Catalysis Today, Vol.340, 26-33, 2020
An overview on the use of adsorption and reactions of NO to probe (photocatalytic) TiO2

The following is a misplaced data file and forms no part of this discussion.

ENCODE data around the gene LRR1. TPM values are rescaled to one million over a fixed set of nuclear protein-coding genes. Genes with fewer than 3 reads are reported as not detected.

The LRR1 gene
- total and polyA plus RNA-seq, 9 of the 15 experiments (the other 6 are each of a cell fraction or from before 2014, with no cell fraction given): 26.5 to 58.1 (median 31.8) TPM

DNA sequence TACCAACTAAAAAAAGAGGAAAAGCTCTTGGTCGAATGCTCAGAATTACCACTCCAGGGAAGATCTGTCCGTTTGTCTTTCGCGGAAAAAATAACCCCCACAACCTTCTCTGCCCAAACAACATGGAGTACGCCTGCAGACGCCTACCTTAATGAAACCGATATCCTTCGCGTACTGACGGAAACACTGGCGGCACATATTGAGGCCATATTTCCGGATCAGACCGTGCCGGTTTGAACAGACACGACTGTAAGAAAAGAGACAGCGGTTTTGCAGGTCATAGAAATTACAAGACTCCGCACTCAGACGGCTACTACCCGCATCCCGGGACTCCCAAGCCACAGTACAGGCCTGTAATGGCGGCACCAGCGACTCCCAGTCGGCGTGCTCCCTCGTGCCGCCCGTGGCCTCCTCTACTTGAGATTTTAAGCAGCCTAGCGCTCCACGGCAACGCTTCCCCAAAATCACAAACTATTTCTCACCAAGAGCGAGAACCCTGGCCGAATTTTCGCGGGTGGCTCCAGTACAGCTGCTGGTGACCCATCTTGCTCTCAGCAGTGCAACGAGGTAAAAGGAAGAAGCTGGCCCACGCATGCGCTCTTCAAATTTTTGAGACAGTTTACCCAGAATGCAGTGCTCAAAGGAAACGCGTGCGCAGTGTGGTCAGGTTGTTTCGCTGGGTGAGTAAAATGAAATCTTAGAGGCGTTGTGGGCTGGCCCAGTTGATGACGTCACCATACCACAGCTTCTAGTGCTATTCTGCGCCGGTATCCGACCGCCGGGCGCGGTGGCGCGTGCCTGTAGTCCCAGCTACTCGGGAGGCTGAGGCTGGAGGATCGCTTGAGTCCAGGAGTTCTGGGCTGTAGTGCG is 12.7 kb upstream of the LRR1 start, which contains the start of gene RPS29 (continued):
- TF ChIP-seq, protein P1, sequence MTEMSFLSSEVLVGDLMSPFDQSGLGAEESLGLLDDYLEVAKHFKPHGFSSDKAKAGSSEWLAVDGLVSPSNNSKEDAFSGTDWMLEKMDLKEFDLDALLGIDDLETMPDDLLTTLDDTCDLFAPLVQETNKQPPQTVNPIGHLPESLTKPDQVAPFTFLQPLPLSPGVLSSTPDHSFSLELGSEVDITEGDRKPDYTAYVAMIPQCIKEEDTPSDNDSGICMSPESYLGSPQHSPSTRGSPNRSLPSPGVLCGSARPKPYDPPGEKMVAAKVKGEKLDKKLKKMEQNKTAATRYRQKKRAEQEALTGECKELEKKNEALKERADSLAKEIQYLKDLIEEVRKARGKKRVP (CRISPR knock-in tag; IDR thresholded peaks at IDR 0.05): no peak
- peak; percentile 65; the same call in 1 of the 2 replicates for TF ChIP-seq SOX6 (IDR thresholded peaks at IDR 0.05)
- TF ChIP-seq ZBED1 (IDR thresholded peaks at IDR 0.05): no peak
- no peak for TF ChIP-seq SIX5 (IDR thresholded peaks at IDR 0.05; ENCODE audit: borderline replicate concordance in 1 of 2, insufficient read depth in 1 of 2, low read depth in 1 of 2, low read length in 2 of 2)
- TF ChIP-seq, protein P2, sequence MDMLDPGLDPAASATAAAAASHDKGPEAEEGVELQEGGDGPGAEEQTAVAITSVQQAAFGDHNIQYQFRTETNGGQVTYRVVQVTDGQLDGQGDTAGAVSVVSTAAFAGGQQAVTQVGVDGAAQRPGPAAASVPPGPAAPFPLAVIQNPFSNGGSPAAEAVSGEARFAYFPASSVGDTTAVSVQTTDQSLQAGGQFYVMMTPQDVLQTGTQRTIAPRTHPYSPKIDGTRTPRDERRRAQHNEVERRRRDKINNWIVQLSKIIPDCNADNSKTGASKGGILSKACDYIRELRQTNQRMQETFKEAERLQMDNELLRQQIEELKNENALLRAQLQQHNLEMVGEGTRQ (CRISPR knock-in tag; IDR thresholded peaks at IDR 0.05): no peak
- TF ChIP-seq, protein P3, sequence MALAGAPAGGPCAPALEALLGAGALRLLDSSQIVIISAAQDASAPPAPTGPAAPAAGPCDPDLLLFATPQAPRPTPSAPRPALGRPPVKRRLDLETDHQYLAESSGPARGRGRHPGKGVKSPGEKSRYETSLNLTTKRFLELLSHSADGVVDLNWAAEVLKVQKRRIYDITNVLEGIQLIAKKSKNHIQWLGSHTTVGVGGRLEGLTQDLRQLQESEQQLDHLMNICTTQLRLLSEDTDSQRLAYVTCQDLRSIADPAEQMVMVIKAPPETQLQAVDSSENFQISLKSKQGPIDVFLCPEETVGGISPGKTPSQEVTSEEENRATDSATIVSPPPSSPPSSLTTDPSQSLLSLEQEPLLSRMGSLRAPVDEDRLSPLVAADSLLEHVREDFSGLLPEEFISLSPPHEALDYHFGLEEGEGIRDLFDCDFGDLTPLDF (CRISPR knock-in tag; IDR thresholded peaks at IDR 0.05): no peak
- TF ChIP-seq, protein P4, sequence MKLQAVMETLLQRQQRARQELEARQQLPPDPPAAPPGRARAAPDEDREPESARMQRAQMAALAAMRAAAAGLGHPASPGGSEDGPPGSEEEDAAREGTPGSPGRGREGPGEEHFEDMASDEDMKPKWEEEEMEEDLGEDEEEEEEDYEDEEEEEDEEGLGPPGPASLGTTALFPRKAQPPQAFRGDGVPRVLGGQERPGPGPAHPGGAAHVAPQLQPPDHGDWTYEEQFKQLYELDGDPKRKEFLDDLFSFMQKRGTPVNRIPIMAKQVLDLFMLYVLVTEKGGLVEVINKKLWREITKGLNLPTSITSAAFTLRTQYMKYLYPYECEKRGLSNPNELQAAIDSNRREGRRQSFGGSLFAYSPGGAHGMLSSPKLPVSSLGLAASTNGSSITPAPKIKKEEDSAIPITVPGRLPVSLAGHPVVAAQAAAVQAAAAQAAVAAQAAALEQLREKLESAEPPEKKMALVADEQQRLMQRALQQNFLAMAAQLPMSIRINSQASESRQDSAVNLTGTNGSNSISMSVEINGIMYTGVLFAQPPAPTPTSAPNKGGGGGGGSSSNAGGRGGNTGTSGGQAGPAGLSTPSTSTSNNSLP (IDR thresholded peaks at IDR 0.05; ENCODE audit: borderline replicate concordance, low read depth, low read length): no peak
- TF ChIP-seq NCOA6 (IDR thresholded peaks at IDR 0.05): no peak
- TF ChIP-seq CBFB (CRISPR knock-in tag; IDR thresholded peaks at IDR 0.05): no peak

Studies of the adsorption and reactions of appropriate molecules are a valuable means to probe active surfaces. This overview deals with the use of nitrogen monoxide - a molecule that has less been utilized than some others as a surface probe - to investigate TiO2 and TiO2-containing materials, with or without photo-excitation. It shows that diverse information can be derived from: (1) the infrared spectra of adsorbed NO; (2) the isotopic exchange of (NO)-O-18; (3) the formation of N2O and N-2; (4) the use of NO (or (NO)-O-18) in oxidation reactions in place of O-2; and (5) the evaluation of the electron transfer to NO through density functional theory calculations, ultraviolet photoemission spectroscopy, and photoconductance measurements. Valuable knowledge may thus be potentially acquired on: the accessibility and reactivity of surface OH groups, the lability of surface O atoms, the self-cleaning efficacy, the environment and dispersion of TiO2 in composite materials, the existence of bandgap electronic states, and the electron transfer capacity, depending on the investigation technique employed, the conditions and the type of TiO2 sample.